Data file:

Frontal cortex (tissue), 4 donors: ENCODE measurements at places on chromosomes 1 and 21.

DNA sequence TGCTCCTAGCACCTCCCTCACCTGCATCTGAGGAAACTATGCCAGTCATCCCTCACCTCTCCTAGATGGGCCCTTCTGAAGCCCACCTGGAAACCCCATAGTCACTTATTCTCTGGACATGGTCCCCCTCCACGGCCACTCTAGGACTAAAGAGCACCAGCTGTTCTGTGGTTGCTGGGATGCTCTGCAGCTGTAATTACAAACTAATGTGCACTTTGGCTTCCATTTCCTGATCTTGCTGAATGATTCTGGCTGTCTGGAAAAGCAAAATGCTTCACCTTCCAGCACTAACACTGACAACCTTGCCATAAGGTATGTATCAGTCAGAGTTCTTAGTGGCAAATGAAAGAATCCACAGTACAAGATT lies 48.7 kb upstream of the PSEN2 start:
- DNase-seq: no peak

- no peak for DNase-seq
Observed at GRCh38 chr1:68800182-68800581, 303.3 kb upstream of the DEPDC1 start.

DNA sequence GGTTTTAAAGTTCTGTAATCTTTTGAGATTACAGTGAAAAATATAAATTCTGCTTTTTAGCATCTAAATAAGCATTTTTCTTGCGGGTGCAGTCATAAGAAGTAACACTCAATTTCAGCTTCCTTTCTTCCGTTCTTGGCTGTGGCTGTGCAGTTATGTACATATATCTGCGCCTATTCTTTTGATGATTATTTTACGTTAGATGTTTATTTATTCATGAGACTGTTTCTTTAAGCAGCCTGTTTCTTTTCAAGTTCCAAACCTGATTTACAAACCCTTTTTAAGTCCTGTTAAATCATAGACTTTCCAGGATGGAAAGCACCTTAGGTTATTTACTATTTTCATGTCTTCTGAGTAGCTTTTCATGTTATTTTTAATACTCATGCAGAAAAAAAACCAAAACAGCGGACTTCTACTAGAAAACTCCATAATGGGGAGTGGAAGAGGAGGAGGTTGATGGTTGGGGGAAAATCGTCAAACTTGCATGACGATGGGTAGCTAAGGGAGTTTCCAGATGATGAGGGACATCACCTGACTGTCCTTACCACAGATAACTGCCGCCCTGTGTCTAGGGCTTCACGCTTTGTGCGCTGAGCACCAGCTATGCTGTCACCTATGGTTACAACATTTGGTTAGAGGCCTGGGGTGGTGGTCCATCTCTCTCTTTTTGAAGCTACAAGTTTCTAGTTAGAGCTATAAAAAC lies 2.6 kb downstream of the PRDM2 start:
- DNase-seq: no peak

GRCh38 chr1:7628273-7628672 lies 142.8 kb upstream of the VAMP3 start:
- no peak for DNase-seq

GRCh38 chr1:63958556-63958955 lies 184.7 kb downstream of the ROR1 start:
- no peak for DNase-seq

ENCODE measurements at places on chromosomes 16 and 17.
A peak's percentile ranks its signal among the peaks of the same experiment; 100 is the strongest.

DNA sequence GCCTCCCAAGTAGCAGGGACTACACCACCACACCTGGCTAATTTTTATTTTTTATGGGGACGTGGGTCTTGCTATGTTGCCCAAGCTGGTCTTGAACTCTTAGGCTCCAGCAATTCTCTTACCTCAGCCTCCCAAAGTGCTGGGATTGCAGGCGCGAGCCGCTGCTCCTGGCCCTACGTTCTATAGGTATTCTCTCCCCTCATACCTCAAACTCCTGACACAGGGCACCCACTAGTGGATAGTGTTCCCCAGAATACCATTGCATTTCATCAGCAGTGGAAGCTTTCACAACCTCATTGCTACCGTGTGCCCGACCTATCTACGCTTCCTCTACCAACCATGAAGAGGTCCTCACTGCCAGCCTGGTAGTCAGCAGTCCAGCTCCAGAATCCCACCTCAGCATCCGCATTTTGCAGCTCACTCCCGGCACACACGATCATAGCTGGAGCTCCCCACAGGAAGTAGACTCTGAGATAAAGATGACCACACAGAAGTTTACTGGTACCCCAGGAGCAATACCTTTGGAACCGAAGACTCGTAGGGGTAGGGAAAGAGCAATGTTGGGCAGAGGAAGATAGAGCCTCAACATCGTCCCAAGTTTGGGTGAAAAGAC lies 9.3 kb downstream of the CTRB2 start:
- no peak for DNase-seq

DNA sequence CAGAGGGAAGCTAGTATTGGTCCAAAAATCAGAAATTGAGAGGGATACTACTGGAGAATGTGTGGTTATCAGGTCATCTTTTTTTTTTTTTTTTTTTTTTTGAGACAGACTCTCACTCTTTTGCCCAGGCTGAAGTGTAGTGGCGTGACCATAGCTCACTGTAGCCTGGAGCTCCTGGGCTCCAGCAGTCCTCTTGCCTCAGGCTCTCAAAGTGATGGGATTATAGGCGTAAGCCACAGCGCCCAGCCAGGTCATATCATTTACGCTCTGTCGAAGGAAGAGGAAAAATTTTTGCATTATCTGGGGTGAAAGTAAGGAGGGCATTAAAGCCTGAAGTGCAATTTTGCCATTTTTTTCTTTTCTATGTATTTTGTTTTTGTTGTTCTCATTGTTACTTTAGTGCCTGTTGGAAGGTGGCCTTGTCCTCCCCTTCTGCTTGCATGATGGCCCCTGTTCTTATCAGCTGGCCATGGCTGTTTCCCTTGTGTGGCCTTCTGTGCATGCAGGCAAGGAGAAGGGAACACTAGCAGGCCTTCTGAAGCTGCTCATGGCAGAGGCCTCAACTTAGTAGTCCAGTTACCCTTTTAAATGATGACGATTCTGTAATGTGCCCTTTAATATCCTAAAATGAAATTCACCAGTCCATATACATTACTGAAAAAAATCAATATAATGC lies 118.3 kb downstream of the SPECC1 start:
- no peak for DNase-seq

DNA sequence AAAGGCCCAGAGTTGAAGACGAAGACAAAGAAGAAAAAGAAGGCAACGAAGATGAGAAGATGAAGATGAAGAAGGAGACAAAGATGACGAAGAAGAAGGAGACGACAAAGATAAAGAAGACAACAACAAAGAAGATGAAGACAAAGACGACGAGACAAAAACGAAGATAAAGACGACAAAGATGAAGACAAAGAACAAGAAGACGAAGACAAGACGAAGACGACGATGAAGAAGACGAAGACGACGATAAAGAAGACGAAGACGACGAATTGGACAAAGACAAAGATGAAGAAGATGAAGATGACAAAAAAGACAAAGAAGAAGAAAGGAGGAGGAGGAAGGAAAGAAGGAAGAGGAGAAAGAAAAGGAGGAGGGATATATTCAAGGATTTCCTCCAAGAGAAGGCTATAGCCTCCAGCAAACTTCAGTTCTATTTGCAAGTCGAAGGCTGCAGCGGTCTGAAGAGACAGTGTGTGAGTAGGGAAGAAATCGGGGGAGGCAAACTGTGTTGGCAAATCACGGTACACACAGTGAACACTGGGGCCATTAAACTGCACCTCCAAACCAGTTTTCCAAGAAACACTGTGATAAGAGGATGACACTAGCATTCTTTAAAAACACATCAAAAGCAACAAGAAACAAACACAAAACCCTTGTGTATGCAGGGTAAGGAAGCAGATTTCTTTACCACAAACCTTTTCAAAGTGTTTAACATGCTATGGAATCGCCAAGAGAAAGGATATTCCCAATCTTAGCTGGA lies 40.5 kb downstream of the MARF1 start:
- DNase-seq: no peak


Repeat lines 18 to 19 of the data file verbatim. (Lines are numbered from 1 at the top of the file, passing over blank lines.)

DNA sequence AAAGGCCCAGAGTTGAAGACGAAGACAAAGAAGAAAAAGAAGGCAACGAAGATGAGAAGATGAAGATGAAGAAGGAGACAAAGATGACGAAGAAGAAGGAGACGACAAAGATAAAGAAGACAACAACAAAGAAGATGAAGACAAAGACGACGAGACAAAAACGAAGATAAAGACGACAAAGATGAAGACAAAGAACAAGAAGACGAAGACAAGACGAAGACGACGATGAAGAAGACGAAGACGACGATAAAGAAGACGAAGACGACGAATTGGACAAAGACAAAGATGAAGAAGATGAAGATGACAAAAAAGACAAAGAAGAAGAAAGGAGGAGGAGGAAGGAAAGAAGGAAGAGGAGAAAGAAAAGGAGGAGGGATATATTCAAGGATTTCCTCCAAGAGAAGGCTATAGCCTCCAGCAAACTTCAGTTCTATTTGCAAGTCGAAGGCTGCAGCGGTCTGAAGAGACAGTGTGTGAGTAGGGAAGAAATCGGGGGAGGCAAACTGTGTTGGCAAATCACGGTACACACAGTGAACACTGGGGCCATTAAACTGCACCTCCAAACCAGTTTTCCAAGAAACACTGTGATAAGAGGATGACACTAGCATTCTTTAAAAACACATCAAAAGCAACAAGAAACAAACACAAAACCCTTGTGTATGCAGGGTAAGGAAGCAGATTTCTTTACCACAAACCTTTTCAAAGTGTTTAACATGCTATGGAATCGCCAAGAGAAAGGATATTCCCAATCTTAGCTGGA lies 40.5 kb downstream of the MARF1 start:
- DNase-seq: no peak